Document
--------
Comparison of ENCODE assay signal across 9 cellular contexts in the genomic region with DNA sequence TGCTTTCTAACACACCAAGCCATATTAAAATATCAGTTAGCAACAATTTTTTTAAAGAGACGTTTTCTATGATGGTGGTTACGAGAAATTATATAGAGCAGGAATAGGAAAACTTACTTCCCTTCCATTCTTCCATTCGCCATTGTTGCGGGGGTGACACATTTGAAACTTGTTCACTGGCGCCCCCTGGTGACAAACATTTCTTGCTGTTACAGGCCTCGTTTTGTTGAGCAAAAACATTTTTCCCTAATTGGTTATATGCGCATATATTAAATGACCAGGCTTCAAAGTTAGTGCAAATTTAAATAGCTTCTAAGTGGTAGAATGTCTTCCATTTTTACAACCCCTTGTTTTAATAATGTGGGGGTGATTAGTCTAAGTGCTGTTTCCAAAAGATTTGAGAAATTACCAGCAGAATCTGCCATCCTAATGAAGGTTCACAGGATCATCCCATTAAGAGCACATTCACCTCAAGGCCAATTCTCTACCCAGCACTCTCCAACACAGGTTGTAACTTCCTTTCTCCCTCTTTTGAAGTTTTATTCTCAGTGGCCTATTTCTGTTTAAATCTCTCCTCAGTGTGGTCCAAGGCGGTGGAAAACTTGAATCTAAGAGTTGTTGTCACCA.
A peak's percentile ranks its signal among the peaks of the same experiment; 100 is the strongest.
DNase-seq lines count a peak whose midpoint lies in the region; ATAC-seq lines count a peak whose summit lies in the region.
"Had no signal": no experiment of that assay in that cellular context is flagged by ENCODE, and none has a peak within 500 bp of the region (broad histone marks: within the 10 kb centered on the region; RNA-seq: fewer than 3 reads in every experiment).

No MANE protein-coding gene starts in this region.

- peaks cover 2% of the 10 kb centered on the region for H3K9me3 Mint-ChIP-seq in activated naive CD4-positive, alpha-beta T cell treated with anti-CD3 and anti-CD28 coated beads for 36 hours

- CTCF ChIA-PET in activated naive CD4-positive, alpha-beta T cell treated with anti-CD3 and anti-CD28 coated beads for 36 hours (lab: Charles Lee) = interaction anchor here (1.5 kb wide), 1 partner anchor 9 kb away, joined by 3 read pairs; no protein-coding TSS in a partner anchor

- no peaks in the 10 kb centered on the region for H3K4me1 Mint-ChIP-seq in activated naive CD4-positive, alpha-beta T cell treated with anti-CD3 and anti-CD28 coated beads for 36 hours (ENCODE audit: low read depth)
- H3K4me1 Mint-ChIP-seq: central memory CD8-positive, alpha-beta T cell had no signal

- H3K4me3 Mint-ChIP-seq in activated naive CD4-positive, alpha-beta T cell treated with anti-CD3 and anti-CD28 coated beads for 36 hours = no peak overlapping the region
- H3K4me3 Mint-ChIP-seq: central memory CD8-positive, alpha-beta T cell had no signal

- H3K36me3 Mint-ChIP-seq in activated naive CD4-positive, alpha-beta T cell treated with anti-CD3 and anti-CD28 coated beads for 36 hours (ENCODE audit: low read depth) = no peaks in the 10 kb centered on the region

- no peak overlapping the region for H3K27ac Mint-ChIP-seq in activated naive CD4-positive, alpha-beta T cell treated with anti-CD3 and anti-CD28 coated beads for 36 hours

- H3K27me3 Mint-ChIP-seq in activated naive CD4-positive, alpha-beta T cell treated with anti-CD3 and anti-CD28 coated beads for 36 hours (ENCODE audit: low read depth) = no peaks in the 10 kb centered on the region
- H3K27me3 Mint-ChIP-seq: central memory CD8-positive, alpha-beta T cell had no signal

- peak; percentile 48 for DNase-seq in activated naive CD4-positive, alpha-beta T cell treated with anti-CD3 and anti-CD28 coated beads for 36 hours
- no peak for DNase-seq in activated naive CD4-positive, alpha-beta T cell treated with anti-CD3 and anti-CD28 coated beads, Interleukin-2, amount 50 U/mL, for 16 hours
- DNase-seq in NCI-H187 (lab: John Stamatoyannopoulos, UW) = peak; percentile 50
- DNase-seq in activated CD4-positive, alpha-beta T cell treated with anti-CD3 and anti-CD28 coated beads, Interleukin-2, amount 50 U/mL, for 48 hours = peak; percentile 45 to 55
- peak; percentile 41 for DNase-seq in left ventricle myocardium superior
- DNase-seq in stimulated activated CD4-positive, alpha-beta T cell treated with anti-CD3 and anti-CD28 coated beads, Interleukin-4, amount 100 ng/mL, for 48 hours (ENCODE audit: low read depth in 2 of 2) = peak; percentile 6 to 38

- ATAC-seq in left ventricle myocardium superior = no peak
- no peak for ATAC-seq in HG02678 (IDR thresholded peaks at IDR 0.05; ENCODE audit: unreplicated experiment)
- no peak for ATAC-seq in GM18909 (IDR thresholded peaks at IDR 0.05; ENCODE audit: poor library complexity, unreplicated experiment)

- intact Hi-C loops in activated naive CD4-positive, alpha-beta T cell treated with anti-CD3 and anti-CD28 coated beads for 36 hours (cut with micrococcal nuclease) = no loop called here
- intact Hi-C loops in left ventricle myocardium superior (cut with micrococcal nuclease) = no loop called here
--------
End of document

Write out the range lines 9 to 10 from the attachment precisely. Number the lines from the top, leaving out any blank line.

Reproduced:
- H3K4me1 Mint-ChIP-seq: central memory CD8-positive, alpha-beta T cell had no signal

- H3K4me3 Mint-ChIP-seq in activated naive CD4-positive, alpha-beta T cell treated with anti-CD3 and anti-CD28 coated beads for 36 hours = no peak overlapping the region